HONOLULU — Students and faculty at the University of Hawaii are joining forces to try to force solutions to the system’s spiraling financial crisis.
The University of Hawaii hiked tuition by 108 percent from 2006 to 2012, and will increase tuition another 33 percent between 2013 and 2017.
Annual tuition for a general undergraduate student will climb from $4,522 in 2007 to $11,376 in the 2016-2017 school year.
A newly formed group of students, faculty and staff, I Mua Mānoa, said students are not getting the value they deserve at the University’s flagship campus, the University of Hawaii-Manoa. Imua is the Hawaiian word for “going forward.”
Part of the problem is the university is in the midst of a budget crisis, the group’s members said, and as a result, faculty and staff are being laid off.
“We cannot give the attention we were giving up until now, and I think they (the students) deserve much better than what they are getting now,” said Monique Chyba, a full professor of mathematics at the University of Hawaii-Manoa campus.
Fewer instructors, Chyba said, mean larger classes — some have 120 students, and even that could grow.
Interim Chancellor Robert Bley-Vroman lays the problem squarely at the feet of Hawaii’s lawmakers. The Hawaii Legislature allocates about $1 billion a year to the semi-autonomous university, but more is needed, Bley-Vroman said.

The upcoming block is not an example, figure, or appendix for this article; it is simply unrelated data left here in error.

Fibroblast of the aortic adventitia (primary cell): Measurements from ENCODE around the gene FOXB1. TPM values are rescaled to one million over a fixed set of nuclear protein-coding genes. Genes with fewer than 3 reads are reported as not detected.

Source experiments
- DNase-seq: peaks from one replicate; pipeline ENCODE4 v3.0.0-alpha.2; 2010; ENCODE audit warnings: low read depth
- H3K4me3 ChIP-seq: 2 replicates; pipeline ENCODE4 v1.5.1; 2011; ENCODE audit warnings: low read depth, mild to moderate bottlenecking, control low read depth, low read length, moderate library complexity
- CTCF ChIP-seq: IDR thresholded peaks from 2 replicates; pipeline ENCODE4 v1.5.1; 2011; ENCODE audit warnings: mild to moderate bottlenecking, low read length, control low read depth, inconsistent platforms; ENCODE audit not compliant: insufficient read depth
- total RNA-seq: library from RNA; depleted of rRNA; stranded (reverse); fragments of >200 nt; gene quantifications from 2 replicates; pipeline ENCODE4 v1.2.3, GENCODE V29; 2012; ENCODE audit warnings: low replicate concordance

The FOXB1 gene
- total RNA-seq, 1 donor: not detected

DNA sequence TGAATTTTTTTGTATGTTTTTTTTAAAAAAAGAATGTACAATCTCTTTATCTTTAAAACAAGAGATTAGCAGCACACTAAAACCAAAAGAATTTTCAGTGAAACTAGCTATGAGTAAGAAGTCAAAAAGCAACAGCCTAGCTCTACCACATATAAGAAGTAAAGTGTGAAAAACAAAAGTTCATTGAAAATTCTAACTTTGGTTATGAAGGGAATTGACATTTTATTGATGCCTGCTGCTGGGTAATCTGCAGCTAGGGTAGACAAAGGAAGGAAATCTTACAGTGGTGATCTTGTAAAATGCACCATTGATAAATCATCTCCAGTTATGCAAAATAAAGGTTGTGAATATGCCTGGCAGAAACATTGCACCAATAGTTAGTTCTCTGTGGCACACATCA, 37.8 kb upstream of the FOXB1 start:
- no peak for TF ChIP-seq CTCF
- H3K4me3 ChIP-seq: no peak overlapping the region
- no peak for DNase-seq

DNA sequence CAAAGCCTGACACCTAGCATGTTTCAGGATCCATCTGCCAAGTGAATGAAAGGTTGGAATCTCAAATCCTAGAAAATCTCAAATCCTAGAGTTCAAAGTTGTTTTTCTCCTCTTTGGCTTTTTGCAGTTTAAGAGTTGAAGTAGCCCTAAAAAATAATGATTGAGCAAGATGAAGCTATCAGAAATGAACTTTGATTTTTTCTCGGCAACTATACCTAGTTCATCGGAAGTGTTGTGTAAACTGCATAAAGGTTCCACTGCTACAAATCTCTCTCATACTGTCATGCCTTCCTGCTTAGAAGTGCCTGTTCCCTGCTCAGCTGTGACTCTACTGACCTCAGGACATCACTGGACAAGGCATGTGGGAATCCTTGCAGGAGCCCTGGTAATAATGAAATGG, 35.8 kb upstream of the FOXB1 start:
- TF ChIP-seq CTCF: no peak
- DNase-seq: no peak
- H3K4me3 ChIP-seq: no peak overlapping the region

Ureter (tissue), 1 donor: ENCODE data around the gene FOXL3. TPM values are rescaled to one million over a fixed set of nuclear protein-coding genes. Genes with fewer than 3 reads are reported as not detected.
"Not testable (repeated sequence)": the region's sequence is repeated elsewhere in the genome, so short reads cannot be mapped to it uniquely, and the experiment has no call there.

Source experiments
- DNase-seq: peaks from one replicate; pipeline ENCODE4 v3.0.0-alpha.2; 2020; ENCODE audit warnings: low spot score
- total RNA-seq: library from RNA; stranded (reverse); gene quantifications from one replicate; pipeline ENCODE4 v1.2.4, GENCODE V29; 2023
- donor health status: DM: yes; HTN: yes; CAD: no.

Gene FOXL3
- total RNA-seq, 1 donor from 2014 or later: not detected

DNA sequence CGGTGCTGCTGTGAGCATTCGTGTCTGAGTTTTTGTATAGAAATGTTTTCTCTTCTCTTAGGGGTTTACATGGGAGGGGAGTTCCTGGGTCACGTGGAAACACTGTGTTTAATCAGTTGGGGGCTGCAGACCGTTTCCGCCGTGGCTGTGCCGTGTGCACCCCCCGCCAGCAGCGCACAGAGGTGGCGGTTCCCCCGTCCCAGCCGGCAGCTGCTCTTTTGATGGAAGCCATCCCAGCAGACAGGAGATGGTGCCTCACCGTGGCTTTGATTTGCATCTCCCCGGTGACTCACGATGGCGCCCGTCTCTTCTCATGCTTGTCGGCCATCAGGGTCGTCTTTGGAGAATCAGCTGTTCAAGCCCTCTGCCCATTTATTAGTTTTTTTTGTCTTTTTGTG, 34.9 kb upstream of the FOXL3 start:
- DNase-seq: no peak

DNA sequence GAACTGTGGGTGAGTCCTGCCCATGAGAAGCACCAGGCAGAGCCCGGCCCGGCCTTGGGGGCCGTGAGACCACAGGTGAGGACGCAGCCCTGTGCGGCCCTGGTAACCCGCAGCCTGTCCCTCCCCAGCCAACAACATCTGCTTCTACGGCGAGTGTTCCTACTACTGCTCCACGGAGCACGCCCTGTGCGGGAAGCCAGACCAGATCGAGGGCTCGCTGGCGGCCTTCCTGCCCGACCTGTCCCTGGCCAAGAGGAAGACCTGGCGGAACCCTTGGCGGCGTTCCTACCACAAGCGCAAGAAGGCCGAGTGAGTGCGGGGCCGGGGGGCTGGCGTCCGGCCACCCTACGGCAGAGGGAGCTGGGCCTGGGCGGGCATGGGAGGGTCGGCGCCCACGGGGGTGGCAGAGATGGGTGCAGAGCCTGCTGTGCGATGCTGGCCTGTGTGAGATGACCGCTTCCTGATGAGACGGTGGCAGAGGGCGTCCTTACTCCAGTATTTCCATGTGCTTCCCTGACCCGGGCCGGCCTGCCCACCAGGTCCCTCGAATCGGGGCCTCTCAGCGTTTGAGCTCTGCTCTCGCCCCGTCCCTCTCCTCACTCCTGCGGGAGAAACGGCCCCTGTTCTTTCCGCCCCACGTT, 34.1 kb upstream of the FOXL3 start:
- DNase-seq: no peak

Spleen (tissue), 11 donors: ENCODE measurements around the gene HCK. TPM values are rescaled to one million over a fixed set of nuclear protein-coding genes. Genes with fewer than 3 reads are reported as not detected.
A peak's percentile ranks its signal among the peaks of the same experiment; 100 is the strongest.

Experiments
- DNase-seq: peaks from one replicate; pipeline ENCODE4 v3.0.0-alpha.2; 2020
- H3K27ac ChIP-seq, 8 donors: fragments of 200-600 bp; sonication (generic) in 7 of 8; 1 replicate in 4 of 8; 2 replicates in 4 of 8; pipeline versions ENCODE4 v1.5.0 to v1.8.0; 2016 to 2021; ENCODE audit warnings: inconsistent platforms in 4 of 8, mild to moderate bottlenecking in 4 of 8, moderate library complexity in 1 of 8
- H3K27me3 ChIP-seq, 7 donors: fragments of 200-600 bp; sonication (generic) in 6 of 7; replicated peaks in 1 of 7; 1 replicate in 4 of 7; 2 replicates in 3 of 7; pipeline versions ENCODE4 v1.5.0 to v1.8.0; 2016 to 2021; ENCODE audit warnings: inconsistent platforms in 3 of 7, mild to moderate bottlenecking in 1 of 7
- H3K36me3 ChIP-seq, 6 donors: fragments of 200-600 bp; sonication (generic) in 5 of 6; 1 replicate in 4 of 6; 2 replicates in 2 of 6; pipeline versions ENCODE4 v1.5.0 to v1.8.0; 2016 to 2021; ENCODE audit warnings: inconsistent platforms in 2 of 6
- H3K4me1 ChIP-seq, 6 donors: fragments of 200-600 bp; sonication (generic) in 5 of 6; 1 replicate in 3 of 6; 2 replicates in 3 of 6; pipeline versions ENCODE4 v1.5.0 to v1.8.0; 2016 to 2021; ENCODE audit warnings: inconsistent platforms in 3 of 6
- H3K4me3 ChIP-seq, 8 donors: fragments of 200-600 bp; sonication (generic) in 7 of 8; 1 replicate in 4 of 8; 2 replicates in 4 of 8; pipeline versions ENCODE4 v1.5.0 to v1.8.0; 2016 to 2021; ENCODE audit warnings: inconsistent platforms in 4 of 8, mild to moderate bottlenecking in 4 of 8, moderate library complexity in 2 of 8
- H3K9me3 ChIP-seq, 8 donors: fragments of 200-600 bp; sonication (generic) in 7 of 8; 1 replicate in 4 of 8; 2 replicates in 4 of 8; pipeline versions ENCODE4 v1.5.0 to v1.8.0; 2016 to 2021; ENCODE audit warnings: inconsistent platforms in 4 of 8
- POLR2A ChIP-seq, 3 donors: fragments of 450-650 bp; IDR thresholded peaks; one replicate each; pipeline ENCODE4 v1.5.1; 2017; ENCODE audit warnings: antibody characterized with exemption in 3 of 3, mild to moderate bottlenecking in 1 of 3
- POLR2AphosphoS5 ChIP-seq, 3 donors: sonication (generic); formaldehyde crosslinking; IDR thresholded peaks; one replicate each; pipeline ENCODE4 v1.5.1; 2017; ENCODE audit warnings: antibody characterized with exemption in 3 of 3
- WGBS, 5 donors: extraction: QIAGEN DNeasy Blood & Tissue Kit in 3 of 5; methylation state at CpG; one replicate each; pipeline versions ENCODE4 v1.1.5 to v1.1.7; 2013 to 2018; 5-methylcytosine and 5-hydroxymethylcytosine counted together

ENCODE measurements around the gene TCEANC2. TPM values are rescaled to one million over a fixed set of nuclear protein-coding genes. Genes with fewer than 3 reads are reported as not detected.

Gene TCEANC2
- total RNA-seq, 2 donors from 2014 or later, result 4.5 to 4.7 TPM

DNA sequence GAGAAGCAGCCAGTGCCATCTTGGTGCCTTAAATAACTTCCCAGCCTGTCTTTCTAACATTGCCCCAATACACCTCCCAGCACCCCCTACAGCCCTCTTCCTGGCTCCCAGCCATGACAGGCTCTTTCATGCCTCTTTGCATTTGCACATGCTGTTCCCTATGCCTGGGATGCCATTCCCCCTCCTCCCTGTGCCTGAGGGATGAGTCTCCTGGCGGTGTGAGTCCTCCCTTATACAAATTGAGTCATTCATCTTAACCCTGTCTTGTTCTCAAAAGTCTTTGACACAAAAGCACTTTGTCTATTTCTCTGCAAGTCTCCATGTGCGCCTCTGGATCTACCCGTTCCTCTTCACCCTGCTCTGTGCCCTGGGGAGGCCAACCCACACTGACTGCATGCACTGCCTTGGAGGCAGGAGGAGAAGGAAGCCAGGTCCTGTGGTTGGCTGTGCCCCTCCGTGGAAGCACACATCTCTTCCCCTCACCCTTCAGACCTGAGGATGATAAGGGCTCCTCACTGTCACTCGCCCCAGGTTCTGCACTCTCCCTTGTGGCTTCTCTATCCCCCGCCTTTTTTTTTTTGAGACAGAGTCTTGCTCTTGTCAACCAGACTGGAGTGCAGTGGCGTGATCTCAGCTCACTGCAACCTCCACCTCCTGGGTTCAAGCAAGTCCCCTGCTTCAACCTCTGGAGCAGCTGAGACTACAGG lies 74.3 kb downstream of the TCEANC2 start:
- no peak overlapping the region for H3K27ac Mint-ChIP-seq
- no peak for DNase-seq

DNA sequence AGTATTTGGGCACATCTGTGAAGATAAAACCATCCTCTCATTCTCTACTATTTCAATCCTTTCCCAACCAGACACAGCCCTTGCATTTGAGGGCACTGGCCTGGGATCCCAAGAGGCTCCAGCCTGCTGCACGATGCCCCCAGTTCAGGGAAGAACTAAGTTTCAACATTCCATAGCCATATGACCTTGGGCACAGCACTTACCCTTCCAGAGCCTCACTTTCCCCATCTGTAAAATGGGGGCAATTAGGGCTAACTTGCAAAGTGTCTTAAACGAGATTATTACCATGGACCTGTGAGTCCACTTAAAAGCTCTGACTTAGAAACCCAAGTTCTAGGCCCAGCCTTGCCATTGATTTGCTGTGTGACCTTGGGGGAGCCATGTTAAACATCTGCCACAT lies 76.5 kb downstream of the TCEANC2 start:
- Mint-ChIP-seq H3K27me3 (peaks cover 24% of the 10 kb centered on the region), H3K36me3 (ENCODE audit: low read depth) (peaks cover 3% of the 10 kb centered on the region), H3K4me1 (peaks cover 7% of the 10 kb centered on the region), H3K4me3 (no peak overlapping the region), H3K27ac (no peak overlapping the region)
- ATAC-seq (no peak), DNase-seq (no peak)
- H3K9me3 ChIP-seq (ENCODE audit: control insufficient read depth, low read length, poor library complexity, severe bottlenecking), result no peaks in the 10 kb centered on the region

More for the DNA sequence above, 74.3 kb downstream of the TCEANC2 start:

Bley-Vroman took the position just a few weeks ago after Chancellor Tom Apple was fired.
“The big picture is the overall funding has declined. Tuition is increasing. We work with far fewer resources than we used to, and that impacts everyone,” Bley-Vroman said.
While additional tuition hikes are not out of the question, many faculty, staff and students say another tuition increase is unwarranted.
Marguerite Butler, associate professor of biology, said students aren’t seeing a solid return on their tuition investment.
“The students are not seeing any benefit from the extra money that they are paying. We feel that is wrong,” Butler said. “To make it even worse, the quality of their instruction is going down because you have to serve more people with the same resources, the product will be worse.”
Students say they’re frustrated not just by tuition costs, but also because they cannot get the classes they need to graduate, which means they spend more time at the university and pay more for their degree.
The University of Hawaii-Manoa has about 20,000 students, including 14,500 undergraduates. The statewide student enrollment at the university’s 10 campuses is about 60,000.
Imua Hawaii say they want a strong leader to bring the university out of the budget crisis without hurting students and faculty and the university’s research mission, but they don’t know if Bley-Vroman is the right man for the job.
“We asked him how are we going to fix this budgetary crisis and he seemed unaware of the crisis. That is really what disturbed me more than anything,” Butler said. “He is the chancellor. Why is he not talking with each and every one of his deans to see if there is a crisis? He should know, but he doesn’t seem to know.”
Does the UH school system have a lot of unfunded liabilities and expenses? UH is heavily unionized.The school administration and staff have very generous and high salaries and perks.the employees pension plans are more than likely under-funded.The football team is mediocre.UH is a government run and owned program.Therefore throwing more tax-payer money into this corrupt system won't help.One solution that they need to do is become more competitive and also cut back on student enrollment.
Today's SA front page headline reports declining enrollment.
Perhaps, UHM could consolidate colleges, & lease empty buildings state agencies who are leasing office space? Best example is HCDA leasing space across Fisher's.